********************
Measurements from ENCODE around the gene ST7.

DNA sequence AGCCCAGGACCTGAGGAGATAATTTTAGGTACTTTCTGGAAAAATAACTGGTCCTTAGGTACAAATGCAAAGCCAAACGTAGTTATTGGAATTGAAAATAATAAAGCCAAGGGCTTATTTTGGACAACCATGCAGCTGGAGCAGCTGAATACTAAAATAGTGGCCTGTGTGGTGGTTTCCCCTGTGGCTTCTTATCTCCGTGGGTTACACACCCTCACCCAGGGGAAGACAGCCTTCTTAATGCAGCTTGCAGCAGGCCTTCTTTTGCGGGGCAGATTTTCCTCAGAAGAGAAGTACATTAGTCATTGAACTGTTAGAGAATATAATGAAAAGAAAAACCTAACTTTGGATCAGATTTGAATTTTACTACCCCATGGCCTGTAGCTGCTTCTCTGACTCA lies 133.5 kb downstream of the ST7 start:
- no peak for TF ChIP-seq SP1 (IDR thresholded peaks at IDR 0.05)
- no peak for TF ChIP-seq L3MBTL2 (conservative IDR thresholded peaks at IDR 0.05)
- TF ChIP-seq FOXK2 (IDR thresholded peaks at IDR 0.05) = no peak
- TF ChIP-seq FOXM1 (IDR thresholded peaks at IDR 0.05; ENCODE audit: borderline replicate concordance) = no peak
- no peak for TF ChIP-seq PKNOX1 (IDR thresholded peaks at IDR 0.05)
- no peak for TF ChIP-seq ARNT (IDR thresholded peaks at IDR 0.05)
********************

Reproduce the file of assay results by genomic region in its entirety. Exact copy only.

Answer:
Measurements from ENCODE around the gene ST7.

DNA sequence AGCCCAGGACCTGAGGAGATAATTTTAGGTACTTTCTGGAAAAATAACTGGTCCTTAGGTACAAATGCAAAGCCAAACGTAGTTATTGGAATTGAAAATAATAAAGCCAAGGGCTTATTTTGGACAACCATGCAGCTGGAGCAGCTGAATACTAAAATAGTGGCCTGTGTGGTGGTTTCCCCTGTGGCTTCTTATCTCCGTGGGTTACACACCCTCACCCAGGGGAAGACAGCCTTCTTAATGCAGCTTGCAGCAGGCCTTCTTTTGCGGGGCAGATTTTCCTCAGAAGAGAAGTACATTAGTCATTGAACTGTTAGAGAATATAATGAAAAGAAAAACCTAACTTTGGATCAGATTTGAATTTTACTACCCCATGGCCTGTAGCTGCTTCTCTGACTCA lies 133.5 kb downstream of the ST7 start:
- no peak for TF ChIP-seq SP1 (IDR thresholded peaks at IDR 0.05)
- no peak for TF ChIP-seq L3MBTL2 (conservative IDR thresholded peaks at IDR 0.05)
- TF ChIP-seq FOXK2 (IDR thresholded peaks at IDR 0.05) = no peak
- TF ChIP-seq FOXM1 (IDR thresholded peaks at IDR 0.05; ENCODE audit: borderline replicate concordance) = no peak
- no peak for TF ChIP-seq PKNOX1 (IDR thresholded peaks at IDR 0.05)
- no peak for TF ChIP-seq ARNT (IDR thresholded peaks at IDR 0.05)